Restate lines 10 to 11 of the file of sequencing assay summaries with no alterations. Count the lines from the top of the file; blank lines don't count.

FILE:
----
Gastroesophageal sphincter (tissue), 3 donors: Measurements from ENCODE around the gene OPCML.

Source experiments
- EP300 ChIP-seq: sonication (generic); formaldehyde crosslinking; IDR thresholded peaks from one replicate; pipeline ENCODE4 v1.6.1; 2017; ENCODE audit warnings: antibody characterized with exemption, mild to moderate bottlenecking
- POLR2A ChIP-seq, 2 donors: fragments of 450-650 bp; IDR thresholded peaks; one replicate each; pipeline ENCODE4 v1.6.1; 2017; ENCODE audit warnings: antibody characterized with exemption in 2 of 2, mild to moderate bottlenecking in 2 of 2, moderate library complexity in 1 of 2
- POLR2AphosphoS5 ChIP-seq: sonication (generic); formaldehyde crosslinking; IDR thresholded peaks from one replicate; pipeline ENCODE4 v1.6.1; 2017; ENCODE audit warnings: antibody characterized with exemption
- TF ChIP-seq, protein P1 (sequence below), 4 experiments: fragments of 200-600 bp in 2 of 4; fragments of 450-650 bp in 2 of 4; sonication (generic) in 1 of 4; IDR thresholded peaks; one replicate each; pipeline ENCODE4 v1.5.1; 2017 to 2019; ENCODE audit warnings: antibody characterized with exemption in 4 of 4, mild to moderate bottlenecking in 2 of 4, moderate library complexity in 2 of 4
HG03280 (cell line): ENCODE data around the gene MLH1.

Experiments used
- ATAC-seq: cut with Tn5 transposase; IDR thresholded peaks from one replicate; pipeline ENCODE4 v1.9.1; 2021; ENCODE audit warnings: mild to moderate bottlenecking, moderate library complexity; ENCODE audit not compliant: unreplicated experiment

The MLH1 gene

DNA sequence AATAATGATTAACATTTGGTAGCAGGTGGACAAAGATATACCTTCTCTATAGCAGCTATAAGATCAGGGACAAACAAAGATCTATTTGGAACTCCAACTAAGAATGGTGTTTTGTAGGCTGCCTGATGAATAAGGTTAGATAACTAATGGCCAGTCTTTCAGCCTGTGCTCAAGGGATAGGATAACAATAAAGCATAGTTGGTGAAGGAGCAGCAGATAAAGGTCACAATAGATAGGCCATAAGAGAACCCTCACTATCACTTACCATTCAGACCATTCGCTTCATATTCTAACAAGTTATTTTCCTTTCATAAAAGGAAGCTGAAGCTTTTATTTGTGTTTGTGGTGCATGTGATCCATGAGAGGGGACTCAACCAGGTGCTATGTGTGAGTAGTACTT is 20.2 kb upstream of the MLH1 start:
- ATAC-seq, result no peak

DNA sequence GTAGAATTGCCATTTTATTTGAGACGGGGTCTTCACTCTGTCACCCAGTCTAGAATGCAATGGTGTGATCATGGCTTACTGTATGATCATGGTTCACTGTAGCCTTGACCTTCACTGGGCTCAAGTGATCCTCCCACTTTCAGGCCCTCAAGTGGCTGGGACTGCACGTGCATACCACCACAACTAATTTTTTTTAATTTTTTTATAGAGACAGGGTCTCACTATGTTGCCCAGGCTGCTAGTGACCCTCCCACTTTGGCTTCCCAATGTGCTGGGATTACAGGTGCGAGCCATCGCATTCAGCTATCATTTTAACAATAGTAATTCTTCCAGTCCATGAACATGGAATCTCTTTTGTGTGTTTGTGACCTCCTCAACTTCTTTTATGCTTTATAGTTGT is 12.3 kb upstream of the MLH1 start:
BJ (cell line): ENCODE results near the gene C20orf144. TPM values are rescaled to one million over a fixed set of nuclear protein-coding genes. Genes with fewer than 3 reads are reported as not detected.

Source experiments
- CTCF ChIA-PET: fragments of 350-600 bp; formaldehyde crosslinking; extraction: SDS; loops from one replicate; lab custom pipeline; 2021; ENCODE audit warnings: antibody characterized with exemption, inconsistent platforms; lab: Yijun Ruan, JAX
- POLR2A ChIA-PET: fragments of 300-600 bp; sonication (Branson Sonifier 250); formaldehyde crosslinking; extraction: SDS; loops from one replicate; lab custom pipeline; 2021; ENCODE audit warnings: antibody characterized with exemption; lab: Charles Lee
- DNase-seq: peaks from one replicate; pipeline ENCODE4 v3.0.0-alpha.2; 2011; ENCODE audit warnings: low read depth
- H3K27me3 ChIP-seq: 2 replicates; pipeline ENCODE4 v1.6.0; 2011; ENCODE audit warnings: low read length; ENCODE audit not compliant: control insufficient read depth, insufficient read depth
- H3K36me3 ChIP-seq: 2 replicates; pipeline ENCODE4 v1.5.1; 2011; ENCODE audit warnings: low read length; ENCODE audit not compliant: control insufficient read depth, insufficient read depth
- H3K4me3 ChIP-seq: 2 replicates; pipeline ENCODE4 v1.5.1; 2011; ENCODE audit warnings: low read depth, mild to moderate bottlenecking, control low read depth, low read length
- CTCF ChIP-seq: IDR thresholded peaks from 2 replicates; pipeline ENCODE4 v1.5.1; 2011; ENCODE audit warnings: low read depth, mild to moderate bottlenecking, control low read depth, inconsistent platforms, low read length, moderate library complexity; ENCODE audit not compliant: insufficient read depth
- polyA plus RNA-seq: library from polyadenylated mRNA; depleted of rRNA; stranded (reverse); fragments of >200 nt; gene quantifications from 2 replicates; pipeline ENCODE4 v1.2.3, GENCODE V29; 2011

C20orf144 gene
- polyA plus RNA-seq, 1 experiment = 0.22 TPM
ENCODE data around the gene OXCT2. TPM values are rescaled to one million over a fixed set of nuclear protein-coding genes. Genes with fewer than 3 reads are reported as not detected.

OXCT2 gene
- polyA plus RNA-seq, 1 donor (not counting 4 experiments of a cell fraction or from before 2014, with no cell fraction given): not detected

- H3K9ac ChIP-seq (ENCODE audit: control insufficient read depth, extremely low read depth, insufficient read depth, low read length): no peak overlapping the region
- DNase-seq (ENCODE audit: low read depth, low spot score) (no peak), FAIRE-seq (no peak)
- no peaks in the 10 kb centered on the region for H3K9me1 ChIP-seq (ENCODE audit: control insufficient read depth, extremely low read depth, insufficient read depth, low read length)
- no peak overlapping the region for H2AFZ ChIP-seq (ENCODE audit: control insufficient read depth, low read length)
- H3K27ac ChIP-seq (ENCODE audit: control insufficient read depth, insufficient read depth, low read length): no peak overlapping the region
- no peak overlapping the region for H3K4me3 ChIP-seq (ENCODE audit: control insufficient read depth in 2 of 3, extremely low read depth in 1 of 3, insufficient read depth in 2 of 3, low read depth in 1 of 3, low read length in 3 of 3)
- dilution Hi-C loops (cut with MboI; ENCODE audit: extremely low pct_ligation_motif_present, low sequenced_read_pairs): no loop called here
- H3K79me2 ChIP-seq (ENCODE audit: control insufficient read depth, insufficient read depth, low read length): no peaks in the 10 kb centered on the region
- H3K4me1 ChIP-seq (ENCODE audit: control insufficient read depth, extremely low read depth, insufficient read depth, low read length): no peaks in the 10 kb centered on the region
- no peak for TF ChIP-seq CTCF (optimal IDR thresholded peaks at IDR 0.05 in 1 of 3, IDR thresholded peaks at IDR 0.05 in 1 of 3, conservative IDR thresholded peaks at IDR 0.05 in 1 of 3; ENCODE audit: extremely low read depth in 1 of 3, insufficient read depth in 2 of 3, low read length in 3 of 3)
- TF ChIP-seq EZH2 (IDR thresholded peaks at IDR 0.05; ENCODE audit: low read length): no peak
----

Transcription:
The MLH1 gene

DNA sequence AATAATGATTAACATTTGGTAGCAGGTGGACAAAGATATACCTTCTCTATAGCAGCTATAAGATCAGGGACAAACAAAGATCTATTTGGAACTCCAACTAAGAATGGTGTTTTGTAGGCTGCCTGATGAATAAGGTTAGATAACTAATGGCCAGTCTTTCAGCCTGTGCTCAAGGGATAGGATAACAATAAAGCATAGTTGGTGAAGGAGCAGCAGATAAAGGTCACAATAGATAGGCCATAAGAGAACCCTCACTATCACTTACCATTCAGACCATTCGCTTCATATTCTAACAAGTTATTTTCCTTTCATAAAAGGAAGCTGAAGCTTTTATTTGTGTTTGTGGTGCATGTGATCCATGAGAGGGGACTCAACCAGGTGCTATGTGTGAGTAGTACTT is 20.2 kb upstream of the MLH1 start: